Communication, Carbon, and Cloud Computing


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cloudcomputing1-400

By Marin Blair

You are probably more familiar with cloud technology than you think. Do you use applications online that allow you to access information from any computer, such as email and social networks? Have you ever taken an online course that offers the ability to take exams on the Web? Do you stream movies online or house your pictures in online photo albums? Does your company store files on a network server? The list could go on for miles.

These are just a few of the many ways we utilize cloud computing, many times without even realizing its overwhelming power and complexity. It allows for fast, effortless data and information transfer across different electronic devices, literally allowing us to pull information from sources all over the world.

So what’s the big deal about cloud computing? The Carbon Disclosure Project (CDP) predicts that large US companies will be able to utilize cloud technology to save more than $12 billion in energy bills by the year 2020. The CDP is a nonprofit which houses global data on corporate climate change information. In addition to monetary gain, the CDP estimates drastic reductions in carbon, equivalent to powering 5.7 million cars annually—an astonishing 200 million oil barrels’ worth per year.

What is cloud computing?

Cloud computing is a way of providing communication services across multiple technological platforms. Think of that information transfer as a utility, like electricity moving through a grid to power our homes. Like the grid, this network allows people to consume information without having to understand the details of how all the pieces come together to make it function. This operation can be very powerful (pun intended!), as it allows companies to consolidate data into more manageable servers, as well as increase efficiency by ensuring different types of systems can communicate with another to share information across all units of business.

What are the benefits of cloud computing?

“The carbon emissions reducing potential of cloud computing is a thrilling breakthrough,” says Paul Dickinson, executive chairman of the CDP, in a statement, “allowing companies to maximize performance, drive down costs, reduce inefficiency, and minimize energy use—and therefore carbon emissions—all at the same time.”

  • Maximize performance: Performance is important to everyone—especially to customers expecting a certain quality level out of the products and services companies provide. Businesses can use cloud technology to involve their clients in their processes in order to improve customer satisfaction and limit their mistakes.
  • Drive down costs: Companies that are looking to diversify the services they provide to their customers can take advantage of cloud computing as a means to limit high capital investments in infrastructure. Network servers used to be time consuming to install and required manual involvement to design and build. Cloud technology allows for virtualized servers to be created quickly and implemented effectively, often without excessive equipment and material requirements. Those who communicate through the cloud can purchase only the resources they need as a unique characteristic of their business plan.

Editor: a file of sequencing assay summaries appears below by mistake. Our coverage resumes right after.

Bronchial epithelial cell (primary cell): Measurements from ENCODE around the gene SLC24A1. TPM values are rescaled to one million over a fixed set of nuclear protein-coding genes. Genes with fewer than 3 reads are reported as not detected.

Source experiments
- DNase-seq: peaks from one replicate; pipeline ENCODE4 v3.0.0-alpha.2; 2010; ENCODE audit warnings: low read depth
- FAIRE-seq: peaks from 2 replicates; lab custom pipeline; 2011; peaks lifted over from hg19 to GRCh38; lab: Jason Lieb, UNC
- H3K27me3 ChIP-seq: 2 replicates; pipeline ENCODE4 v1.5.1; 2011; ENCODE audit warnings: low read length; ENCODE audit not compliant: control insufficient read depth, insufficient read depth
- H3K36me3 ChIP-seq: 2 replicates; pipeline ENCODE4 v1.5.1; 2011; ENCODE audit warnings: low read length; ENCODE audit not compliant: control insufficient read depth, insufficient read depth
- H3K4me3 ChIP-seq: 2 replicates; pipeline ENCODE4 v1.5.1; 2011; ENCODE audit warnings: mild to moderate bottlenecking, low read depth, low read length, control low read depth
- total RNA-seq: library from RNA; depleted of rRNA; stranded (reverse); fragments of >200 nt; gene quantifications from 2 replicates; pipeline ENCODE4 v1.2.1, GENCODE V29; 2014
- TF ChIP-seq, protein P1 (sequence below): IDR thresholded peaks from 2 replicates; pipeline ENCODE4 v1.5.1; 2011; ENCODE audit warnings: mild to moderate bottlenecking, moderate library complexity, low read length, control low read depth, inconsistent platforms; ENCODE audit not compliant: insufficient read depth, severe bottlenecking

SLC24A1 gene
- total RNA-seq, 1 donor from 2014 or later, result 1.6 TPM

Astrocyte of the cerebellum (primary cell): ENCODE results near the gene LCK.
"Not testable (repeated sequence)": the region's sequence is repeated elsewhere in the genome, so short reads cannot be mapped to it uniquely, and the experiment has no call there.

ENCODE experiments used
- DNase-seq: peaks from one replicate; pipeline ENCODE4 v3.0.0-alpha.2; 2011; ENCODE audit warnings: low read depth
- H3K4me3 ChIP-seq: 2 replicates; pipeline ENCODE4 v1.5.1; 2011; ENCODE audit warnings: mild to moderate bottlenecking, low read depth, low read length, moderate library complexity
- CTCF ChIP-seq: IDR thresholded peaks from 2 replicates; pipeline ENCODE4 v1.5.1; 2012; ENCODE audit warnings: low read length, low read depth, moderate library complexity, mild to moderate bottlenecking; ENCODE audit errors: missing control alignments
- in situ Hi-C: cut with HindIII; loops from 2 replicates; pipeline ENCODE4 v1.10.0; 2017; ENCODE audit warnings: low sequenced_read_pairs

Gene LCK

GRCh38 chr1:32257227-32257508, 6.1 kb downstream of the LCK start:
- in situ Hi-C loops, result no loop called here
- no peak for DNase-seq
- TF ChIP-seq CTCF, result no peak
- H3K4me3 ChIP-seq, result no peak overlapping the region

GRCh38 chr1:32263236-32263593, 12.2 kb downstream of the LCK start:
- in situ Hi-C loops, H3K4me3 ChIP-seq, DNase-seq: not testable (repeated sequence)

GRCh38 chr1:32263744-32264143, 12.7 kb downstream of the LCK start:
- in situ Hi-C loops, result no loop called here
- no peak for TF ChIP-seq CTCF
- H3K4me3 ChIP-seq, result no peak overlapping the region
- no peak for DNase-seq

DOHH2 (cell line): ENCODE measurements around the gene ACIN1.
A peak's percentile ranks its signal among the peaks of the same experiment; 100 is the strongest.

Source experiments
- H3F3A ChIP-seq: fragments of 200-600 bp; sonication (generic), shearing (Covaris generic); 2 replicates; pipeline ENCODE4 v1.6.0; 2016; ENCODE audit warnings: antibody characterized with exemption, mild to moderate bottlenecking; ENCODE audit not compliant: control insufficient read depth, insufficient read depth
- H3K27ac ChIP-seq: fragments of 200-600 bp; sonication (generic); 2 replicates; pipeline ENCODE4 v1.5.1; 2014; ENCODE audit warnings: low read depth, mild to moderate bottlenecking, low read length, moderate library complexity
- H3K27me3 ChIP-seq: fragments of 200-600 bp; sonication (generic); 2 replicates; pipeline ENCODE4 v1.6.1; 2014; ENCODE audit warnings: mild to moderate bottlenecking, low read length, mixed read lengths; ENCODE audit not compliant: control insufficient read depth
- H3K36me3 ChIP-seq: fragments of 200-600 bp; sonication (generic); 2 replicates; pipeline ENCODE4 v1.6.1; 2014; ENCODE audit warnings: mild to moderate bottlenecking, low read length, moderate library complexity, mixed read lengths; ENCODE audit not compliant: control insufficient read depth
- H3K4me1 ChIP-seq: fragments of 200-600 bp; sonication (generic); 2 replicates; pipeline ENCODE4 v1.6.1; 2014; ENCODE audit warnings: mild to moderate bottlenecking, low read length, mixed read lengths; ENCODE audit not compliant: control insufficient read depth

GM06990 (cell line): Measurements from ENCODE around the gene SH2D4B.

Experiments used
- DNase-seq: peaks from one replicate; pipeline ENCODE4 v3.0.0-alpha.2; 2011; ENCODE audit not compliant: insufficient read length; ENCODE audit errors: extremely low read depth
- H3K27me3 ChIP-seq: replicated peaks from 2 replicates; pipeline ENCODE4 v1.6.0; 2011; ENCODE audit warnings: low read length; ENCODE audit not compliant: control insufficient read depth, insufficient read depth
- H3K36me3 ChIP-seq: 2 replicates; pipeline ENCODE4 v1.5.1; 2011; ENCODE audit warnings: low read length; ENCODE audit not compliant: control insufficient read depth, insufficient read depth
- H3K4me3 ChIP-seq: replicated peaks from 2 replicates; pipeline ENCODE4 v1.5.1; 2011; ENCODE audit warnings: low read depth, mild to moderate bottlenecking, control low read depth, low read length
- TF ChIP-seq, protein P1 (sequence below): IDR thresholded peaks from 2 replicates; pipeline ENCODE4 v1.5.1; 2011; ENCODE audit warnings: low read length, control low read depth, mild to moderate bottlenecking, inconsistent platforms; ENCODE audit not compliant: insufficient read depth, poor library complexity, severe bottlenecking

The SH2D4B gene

• Reduce inefficiency: For routine tasks, companies can use automation to steer processes through the system steadily and in an organized manner. When business spikes and the system becomes overloaded, cloud computing provides companies with a way to expand their capacity. The result is a business plan with more flexibility and an increased ability to adapt effectively to change.
  • Minimize energy use: According to the CDP’s research , “cloud computing has the potential to reduce firms’ carbon emissions … through virtualization and running servers at higher utilization rates,” and also by reducing the total amount of energy used to power these systems. Simply put: Fewer servers mean less electricity consumed, and therefore less energy waste.

What are the disadvantages?

Obviously the system isn’t perfect. Security can be a concern as companies manage how their information is protected. Similarly, a business may worry that its increased dependency on cloud technology could come back to haunt it if something went wrong or if new advances in technology rendered the company obsolete to its competition. Finally, with any new trend, consumers are cautious about trusting new technology until it has proven its reliability and value.

Opportunity abounds

Regardless of the drawbacks, the opportunity for cloud computing today is astounding. It may have some kinks to work out, but cloud computing continues to advance the way we communicate—whether it is personally or through business—both locally and across the globe.

Read the entire study on cloud computing by the Carbon Disclosure Project here.

© 2011 SCGH, LLC. 

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